The starting point of our project is the assumption that job quality is likely to be a key element of work sustainability. We adopt a definition of job quality based on the approach proposed by the European Trade Union Institute, which encompasses six dimensions of job quality: wages, involuntary non-standard forms of employment and job insecurity, working time and work-life balance, working conditions, skills and career development, and collective interest representation. As fertility decreases and individuals live longer, active populations get older and become more fragile, in particular in terms of health. Making work sustainable over the whole career therefore requires making it more inclusive. Job quality is likely to play a key role in achieving this goal first because better-quality jobs enhance individuals' satisfaction and health which, in turn, helps them maintain their work capacity. Second, an important dimension of career development – often disregarded in the literature – is work inclusiveness itself, i.e. the ability of firms and organisations to integrate elderly, sick and/or disabled people in the world of work.
The aim of our project is to improve our understanding of job quality by investigating its determinants and health effects as well as the challenges that the latter raise for public policies. A first research axis will study the determinants of job quality from the point of view of both firms and workers. This will allow us to highlight new reasons why firms may offer better or poorer-quality jobs, in particular in the dimension of job insecurity and non-standard forms of employment. We will also shed light on the dimensions of job quality that workers value most, whether they are in employment or searching for a job. The second workpackage will focus on the health effects of a number of dimensions of job quality. The existing literature has explored the health effects of job quality in a number of developed countries but little is known about France. Using French data, we intend to provide new evidence of the health effects of two dimensions of (poor) job quality: the risk of job loss and job strain potentially induced by working-time organisation and performance management. Our third workpackage will focus on the policy responses to the detrimental health effects generated by poor job quality. The policies we will consider are of two types. Some aim at creating incentives for firms to increase prevention in the workplace so as to reduce the risk of work accidents and professional diseases. The one we will study here relies on experience rating. We will consider whether it has been successful in making workplaces more secure and to what extent this success has been achieved by enhancing – or on the contrary at the expense of – work inclusiveness. Other policies aim at developing job opportunities for sick and disabled workers. We will consider two of them – focusing on salaried and self-employed workers respectively – and evaluate whether they have been successful in making work more inclusive.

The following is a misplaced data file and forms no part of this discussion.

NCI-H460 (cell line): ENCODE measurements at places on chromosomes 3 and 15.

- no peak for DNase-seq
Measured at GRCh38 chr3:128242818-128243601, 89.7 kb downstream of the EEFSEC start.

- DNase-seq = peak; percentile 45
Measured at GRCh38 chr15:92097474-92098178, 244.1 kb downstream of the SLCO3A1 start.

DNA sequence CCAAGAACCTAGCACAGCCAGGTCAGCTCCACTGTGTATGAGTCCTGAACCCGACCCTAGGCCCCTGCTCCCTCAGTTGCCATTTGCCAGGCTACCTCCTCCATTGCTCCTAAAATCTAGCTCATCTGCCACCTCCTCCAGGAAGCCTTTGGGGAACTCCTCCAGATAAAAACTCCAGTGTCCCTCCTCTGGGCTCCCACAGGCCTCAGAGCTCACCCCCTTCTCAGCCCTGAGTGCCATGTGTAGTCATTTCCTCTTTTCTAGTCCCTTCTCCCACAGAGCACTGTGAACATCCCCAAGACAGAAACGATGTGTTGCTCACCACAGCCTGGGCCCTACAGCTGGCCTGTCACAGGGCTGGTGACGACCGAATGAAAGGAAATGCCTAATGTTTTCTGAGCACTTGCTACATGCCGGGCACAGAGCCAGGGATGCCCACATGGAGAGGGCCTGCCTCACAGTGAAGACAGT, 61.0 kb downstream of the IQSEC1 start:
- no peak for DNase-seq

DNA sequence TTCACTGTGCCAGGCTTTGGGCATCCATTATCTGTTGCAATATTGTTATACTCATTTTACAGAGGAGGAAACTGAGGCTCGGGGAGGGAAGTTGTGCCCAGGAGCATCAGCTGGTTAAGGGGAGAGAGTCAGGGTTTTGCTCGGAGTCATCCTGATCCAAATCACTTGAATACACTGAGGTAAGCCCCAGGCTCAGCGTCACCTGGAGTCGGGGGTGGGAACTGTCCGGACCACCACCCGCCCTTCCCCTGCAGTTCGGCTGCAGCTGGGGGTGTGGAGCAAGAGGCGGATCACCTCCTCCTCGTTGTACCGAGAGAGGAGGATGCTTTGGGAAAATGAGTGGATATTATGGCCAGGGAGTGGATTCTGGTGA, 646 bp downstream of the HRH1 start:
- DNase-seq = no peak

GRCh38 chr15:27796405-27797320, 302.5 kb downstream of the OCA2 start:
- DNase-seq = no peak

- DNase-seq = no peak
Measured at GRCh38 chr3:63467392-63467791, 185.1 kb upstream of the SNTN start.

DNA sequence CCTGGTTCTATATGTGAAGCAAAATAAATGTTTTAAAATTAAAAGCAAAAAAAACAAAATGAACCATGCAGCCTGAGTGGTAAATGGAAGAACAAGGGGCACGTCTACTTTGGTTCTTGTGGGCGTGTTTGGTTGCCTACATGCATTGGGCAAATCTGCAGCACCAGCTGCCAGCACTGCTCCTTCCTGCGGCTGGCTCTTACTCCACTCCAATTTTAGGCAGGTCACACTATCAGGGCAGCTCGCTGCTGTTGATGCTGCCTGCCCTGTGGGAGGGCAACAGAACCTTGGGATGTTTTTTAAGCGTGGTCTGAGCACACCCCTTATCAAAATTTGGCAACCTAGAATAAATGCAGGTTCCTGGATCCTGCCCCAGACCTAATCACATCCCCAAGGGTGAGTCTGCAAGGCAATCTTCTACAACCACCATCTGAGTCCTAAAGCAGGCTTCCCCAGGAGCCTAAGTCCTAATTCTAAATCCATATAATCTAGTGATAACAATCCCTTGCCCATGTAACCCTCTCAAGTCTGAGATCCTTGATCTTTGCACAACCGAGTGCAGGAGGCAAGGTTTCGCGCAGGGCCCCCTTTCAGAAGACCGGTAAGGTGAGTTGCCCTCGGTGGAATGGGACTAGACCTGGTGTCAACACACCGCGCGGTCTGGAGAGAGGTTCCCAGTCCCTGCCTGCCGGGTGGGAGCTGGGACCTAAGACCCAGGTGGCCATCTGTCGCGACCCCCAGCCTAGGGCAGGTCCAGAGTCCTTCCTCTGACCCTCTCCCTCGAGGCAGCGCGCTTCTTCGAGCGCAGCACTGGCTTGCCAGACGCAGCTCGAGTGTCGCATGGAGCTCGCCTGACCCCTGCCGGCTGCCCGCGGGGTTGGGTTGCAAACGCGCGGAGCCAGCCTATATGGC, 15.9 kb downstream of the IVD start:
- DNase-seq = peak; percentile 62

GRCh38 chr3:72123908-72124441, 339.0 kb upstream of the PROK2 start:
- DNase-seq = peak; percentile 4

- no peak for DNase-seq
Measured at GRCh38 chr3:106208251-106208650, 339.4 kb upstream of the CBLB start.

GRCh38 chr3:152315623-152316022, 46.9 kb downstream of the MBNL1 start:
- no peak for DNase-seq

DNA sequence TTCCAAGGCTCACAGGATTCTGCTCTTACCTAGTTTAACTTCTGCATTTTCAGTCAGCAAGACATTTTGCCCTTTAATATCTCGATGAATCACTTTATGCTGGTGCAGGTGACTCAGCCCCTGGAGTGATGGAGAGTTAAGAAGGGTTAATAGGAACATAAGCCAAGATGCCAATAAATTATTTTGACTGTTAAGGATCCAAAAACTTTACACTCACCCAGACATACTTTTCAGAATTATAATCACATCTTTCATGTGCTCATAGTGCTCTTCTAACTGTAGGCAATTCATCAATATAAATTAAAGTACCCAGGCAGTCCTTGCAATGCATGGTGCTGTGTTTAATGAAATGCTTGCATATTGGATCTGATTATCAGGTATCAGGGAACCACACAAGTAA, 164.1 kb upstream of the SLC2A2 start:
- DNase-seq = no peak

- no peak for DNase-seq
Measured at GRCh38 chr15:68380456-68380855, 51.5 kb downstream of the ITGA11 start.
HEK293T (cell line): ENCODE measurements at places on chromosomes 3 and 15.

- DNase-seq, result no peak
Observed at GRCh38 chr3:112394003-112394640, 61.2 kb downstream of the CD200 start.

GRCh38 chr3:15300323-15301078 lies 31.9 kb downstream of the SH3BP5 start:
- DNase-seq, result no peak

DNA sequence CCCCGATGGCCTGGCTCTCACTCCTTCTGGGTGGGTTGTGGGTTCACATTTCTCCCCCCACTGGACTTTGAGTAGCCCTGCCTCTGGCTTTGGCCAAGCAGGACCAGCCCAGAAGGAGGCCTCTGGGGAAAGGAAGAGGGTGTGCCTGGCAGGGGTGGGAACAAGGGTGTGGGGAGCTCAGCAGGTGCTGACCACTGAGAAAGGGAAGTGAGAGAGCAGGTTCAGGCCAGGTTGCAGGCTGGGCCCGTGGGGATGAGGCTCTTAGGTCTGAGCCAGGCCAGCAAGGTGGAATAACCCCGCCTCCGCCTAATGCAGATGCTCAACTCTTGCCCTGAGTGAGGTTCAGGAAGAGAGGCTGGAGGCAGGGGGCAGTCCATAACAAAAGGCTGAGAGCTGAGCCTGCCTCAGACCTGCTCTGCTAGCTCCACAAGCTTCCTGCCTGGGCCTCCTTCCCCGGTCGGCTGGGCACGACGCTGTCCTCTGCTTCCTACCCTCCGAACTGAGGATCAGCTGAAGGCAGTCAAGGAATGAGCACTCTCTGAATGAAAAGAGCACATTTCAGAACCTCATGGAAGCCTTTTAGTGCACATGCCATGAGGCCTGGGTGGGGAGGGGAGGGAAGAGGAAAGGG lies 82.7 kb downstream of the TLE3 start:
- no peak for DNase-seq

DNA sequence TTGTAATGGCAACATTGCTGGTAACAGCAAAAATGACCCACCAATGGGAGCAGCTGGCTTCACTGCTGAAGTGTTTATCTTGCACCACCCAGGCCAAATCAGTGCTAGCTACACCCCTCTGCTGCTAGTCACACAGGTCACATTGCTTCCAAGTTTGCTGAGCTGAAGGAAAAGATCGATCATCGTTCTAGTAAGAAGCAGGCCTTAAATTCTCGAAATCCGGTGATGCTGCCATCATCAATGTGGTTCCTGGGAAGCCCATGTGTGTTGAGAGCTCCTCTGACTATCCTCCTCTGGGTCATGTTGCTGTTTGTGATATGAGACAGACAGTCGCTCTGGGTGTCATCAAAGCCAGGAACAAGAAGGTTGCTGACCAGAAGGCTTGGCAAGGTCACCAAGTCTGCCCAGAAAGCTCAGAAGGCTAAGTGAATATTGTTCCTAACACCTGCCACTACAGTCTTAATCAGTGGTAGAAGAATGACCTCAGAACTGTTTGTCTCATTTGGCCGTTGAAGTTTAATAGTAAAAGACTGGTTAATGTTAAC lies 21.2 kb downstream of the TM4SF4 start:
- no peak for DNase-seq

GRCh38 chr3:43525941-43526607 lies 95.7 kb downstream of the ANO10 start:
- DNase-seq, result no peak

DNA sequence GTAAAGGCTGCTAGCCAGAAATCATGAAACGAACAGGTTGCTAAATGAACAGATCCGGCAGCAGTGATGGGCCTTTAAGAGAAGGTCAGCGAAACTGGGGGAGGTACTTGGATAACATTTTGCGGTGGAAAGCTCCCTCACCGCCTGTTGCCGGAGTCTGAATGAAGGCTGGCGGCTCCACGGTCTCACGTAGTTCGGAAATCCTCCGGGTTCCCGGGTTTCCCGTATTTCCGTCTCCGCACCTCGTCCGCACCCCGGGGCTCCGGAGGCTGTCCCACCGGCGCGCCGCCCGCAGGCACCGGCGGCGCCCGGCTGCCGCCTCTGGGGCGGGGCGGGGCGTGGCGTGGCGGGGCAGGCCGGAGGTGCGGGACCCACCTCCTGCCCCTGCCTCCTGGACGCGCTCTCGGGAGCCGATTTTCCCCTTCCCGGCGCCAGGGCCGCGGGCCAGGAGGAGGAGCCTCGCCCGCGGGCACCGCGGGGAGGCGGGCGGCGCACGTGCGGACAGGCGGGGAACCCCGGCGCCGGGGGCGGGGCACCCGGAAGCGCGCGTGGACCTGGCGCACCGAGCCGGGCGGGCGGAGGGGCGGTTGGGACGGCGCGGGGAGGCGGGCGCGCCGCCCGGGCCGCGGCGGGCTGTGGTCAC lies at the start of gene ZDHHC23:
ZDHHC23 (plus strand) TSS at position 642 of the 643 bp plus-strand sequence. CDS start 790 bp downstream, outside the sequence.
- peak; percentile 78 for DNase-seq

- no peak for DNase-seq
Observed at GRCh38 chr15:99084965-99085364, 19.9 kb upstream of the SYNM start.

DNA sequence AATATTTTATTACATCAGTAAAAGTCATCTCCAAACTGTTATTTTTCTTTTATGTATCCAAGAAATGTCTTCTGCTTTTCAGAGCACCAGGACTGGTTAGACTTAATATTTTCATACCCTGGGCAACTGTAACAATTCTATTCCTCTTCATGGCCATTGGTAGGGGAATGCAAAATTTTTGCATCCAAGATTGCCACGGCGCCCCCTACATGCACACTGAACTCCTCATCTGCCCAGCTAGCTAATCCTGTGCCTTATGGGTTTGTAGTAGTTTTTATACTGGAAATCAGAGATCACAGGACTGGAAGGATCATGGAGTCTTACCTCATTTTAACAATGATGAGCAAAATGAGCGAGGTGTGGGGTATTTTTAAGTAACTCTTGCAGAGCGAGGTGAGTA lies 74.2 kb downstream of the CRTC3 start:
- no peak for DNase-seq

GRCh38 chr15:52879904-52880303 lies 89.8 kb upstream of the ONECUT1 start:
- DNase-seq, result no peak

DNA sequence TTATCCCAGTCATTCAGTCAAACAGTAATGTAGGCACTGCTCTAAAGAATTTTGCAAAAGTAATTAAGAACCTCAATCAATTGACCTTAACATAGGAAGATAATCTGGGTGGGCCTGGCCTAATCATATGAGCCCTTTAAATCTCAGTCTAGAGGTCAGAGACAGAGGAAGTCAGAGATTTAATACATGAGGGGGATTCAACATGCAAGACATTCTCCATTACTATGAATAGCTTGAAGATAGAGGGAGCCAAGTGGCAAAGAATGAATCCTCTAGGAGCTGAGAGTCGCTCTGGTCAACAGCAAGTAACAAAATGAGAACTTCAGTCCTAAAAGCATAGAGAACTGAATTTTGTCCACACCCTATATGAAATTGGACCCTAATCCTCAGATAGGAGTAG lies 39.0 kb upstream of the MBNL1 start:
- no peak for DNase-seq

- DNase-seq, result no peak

Our project fits into SNR Défi 8 on "Sociétés innovantes, intégratives et adaptatives".

Project coordinator

Madame Christine Erhel (Laboratoire Interdisciplinaire de Recherche en Sciences de l'Action)

The author of this summary is the project coordinator, who is responsible for the content of this summary. The ANR declines any responsibility as for its contents.

Partner

LEDA Laboratoire d'Economie de Dauphine
LIRSA Laboratoire Interdisciplinaire de Recherche en Sciences de l'Action
GATE-CNRS Groupe d'Analyse et de Théorie Economique Lyon-Saint-Etienne
GIP IRDES GIP Institut de Recherche et Documentation en Economie de la Santé

Help of the ANR 412,436 euros
Beginning and duration of the scientific project: December 2019 - 48 Months